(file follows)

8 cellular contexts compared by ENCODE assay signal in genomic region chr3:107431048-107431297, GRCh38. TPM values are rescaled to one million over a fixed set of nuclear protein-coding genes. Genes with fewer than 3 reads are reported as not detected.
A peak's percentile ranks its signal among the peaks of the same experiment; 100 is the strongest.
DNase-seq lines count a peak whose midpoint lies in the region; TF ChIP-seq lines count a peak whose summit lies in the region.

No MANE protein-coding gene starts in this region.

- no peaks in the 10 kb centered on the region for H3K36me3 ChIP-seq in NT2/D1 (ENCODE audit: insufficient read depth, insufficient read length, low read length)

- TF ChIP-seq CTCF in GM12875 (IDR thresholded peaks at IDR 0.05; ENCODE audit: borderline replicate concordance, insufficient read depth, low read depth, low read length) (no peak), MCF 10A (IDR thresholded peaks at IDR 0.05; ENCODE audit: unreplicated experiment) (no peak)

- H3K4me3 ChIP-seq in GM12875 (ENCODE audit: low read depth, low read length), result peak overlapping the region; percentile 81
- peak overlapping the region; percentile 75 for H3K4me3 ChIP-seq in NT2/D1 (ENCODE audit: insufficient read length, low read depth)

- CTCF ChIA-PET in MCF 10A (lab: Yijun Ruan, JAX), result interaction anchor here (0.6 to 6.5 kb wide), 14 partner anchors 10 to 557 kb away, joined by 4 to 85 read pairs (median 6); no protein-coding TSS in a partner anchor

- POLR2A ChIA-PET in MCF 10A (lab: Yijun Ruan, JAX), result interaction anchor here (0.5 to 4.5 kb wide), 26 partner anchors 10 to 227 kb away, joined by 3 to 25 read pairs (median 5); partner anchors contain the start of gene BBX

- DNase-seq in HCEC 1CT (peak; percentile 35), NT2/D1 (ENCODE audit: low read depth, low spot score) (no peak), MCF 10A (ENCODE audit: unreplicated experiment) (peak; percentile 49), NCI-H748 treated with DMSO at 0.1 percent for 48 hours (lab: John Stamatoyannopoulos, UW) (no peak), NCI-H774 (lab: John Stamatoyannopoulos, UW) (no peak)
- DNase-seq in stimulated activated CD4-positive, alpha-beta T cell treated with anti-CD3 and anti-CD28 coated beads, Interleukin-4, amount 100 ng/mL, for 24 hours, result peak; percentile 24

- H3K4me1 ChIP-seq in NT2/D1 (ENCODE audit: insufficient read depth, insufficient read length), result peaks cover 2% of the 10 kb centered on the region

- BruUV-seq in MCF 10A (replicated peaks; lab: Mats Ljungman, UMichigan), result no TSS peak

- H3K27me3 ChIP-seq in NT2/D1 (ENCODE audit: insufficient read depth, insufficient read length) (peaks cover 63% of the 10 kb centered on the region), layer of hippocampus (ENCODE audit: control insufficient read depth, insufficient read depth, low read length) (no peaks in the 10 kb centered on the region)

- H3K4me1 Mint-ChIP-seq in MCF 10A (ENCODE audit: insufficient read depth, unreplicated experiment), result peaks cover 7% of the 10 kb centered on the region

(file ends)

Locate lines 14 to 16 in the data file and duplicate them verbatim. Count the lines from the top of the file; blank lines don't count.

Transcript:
- BruUV-seq in MCF 10A (replicated peaks; lab: Mats Ljungman, UMichigan), result no TSS peak

- H3K27me3 ChIP-seq in NT2/D1 (ENCODE audit: insufficient read depth, insufficient read length) (peaks cover 63% of the 10 kb centered on the region), layer of hippocampus (ENCODE audit: control insufficient read depth, insufficient read depth, low read length) (no peaks in the 10 kb centered on the region)

- H3K4me1 Mint-ChIP-seq in MCF 10A (ENCODE audit: insufficient read depth, unreplicated experiment), result peaks cover 7% of the 10 kb centered on the region